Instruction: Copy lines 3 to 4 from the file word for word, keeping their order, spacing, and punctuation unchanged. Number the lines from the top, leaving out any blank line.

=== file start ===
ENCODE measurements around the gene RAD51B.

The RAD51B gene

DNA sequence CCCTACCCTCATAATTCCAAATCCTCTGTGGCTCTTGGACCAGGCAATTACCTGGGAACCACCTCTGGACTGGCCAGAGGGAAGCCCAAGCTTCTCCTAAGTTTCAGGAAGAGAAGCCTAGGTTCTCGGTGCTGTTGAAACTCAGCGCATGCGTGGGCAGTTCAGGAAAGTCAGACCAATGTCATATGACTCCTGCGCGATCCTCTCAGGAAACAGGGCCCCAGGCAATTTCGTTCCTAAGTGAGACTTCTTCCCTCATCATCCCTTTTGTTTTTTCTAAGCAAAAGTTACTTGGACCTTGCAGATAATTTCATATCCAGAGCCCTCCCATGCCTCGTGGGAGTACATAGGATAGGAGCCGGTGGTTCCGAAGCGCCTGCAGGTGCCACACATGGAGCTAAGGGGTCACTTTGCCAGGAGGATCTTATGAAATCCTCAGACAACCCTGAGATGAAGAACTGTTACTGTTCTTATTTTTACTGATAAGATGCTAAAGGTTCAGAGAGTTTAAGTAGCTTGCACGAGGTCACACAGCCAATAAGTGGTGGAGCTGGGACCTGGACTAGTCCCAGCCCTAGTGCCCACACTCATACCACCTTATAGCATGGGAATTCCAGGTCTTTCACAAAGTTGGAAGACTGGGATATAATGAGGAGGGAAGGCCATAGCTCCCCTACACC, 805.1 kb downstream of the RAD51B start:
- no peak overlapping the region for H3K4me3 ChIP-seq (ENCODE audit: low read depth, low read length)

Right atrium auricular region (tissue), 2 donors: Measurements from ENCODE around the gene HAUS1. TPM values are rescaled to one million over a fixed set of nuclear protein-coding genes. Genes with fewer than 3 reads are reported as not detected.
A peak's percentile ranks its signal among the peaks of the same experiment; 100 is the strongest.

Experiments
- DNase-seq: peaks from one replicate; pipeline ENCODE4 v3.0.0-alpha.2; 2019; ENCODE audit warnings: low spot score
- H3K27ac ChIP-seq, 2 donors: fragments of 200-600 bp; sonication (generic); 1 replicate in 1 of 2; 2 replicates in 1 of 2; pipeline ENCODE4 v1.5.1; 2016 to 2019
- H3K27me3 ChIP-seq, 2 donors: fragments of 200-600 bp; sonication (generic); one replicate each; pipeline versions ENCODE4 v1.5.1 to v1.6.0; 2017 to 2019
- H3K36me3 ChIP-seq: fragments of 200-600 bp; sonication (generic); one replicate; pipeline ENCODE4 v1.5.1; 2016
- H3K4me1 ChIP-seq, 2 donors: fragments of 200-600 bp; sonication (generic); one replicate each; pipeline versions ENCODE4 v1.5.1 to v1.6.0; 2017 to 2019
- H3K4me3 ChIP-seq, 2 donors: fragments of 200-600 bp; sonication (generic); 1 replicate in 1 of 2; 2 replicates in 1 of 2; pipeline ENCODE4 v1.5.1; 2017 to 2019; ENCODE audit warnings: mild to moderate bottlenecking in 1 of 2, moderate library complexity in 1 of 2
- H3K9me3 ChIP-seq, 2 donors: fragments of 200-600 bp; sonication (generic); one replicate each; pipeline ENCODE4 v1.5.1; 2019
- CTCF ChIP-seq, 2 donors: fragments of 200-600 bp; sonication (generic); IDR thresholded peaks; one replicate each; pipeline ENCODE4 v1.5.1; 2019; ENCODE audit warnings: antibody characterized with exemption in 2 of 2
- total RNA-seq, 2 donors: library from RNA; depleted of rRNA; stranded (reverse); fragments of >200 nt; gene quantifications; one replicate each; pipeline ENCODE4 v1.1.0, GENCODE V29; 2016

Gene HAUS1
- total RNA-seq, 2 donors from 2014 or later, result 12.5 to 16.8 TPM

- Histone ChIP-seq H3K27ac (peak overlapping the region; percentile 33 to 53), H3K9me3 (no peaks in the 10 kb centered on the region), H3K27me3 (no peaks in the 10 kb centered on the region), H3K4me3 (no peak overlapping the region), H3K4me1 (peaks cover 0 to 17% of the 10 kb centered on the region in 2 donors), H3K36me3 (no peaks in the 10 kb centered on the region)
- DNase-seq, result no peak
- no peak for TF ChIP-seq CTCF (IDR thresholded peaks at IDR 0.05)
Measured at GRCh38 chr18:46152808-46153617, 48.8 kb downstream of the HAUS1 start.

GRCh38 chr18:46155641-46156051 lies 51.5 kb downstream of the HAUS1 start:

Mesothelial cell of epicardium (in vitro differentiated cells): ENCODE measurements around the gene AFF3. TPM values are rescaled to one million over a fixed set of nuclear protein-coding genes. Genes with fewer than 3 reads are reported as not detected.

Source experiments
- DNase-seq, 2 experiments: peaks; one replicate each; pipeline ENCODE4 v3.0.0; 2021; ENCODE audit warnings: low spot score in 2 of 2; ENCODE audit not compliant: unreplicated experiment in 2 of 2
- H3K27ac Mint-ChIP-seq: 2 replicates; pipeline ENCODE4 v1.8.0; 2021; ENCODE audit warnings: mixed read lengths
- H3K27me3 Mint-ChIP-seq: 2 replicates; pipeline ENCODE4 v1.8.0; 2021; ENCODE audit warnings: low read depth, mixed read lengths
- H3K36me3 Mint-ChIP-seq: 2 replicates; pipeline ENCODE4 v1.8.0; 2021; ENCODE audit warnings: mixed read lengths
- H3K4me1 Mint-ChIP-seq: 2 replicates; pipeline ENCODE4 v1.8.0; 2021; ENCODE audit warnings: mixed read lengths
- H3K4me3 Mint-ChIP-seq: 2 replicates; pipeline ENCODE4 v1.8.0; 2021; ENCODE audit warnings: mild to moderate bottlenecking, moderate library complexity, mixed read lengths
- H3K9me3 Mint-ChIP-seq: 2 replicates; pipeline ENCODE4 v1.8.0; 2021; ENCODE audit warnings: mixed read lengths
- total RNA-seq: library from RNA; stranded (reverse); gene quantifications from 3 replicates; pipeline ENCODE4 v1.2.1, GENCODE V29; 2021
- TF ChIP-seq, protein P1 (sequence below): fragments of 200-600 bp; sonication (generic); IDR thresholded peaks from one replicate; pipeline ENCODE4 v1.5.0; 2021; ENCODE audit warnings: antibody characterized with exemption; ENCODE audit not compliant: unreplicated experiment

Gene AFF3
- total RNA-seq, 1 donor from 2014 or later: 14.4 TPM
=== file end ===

DNA sequence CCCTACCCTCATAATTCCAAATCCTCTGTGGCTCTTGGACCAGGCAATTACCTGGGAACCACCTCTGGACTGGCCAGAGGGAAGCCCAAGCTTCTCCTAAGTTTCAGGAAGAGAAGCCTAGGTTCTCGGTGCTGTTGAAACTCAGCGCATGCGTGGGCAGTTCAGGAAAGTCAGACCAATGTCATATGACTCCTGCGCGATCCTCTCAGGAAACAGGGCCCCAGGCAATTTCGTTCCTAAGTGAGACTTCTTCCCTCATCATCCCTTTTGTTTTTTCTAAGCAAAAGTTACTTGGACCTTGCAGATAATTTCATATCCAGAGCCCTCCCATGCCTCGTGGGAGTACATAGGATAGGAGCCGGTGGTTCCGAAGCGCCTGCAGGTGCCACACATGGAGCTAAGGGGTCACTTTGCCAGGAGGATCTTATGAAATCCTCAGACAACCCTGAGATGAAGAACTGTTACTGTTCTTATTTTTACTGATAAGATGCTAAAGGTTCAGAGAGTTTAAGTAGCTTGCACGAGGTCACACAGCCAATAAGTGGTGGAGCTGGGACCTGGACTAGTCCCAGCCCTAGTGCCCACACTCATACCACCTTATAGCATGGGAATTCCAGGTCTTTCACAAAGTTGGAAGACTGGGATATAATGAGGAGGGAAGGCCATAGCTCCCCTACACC, 805.1 kb downstream of the RAD51B start:
- no peak overlapping the region for H3K4me3 ChIP-seq (ENCODE audit: low read depth, low read length)